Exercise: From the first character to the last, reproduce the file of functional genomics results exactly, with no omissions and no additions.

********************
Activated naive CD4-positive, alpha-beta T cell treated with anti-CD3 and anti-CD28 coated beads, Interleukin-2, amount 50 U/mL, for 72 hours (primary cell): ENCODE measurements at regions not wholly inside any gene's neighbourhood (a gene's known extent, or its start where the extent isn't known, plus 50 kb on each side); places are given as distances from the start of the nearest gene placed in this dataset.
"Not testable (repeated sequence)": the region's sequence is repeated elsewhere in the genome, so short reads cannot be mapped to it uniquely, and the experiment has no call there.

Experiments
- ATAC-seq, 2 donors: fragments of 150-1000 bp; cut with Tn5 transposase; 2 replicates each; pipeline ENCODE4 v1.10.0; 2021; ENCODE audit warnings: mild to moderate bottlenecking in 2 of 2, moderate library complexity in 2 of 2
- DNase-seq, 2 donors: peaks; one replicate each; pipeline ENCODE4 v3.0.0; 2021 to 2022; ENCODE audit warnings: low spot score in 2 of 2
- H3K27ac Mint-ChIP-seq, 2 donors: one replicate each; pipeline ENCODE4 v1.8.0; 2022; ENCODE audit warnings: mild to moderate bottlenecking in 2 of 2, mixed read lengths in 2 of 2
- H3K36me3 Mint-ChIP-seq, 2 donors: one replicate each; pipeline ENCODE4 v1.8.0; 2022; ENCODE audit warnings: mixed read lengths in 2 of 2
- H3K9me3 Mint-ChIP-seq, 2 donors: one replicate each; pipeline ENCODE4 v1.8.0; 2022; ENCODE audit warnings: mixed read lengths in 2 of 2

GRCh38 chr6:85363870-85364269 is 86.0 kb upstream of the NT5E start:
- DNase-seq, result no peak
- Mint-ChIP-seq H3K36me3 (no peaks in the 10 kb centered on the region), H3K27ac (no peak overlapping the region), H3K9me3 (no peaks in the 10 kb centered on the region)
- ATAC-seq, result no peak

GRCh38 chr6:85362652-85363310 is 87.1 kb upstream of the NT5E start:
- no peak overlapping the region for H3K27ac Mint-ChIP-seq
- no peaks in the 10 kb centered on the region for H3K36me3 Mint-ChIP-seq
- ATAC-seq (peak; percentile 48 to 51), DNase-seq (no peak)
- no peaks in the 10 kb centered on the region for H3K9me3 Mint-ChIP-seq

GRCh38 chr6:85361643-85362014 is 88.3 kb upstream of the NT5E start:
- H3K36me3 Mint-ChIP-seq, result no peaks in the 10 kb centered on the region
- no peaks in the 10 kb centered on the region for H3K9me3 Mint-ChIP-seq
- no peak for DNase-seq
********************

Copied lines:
Activated naive CD4-positive, alpha-beta T cell treated with anti-CD3 and anti-CD28 coated beads, Interleukin-2, amount 50 U/mL, for 72 hours (primary cell): ENCODE measurements at regions not wholly inside any gene's neighbourhood (a gene's known extent, or its start where the extent isn't known, plus 50 kb on each side); places are given as distances from the start of the nearest gene placed in this dataset.
"Not testable (repeated sequence)": the region's sequence is repeated elsewhere in the genome, so short reads cannot be mapped to it uniquely, and the experiment has no call there.

Experiments
- ATAC-seq, 2 donors: fragments of 150-1000 bp; cut with Tn5 transposase; 2 replicates each; pipeline ENCODE4 v1.10.0; 2021; ENCODE audit warnings: mild to moderate bottlenecking in 2 of 2, moderate library complexity in 2 of 2
- DNase-seq, 2 donors: peaks; one replicate each; pipeline ENCODE4 v3.0.0; 2021 to 2022; ENCODE audit warnings: low spot score in 2 of 2
- H3K27ac Mint-ChIP-seq, 2 donors: one replicate each; pipeline ENCODE4 v1.8.0; 2022; ENCODE audit warnings: mild to moderate bottlenecking in 2 of 2, mixed read lengths in 2 of 2
- H3K36me3 Mint-ChIP-seq, 2 donors: one replicate each; pipeline ENCODE4 v1.8.0; 2022; ENCODE audit warnings: mixed read lengths in 2 of 2
- H3K9me3 Mint-ChIP-seq, 2 donors: one replicate each; pipeline ENCODE4 v1.8.0; 2022; ENCODE audit warnings: mixed read lengths in 2 of 2

GRCh38 chr6:85363870-85364269 is 86.0 kb upstream of the NT5E start:
- DNase-seq, result no peak
- Mint-ChIP-seq H3K36me3 (no peaks in the 10 kb centered on the region), H3K27ac (no peak overlapping the region), H3K9me3 (no peaks in the 10 kb centered on the region)
- ATAC-seq, result no peak

GRCh38 chr6:85362652-85363310 is 87.1 kb upstream of the NT5E start:
- no peak overlapping the region for H3K27ac Mint-ChIP-seq
- no peaks in the 10 kb centered on the region for H3K36me3 Mint-ChIP-seq
- ATAC-seq (peak; percentile 48 to 51), DNase-seq (no peak)
- no peaks in the 10 kb centered on the region for H3K9me3 Mint-ChIP-seq

GRCh38 chr6:85361643-85362014 is 88.3 kb upstream of the NT5E start:
- H3K36me3 Mint-ChIP-seq, result no peaks in the 10 kb centered on the region
- no peaks in the 10 kb centered on the region for H3K9me3 Mint-ChIP-seq
- no peak for DNase-seq